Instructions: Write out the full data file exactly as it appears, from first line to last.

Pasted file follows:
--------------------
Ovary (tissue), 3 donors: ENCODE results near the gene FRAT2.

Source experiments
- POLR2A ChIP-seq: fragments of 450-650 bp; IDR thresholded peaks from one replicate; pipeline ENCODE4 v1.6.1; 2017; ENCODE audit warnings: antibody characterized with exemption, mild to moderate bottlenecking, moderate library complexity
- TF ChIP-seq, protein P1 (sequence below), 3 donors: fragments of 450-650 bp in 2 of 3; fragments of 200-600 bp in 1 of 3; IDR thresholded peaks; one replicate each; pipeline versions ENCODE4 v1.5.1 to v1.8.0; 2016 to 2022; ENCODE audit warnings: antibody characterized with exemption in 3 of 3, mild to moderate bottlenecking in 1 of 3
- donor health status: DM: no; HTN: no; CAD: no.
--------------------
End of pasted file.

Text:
Ovary (tissue), 3 donors: ENCODE results near the gene FRAT2.

Source experiments
- POLR2A ChIP-seq: fragments of 450-650 bp; IDR thresholded peaks from one replicate; pipeline ENCODE4 v1.6.1; 2017; ENCODE audit warnings: antibody characterized with exemption, mild to moderate bottlenecking, moderate library complexity
- TF ChIP-seq, protein P1 (sequence below), 3 donors: fragments of 450-650 bp in 2 of 3; fragments of 200-600 bp in 1 of 3; IDR thresholded peaks; one replicate each; pipeline versions ENCODE4 v1.5.1 to v1.8.0; 2016 to 2022; ENCODE audit warnings: antibody characterized with exemption in 3 of 3, mild to moderate bottlenecking in 1 of 3
- donor health status: DM: no; HTN: no; CAD: no.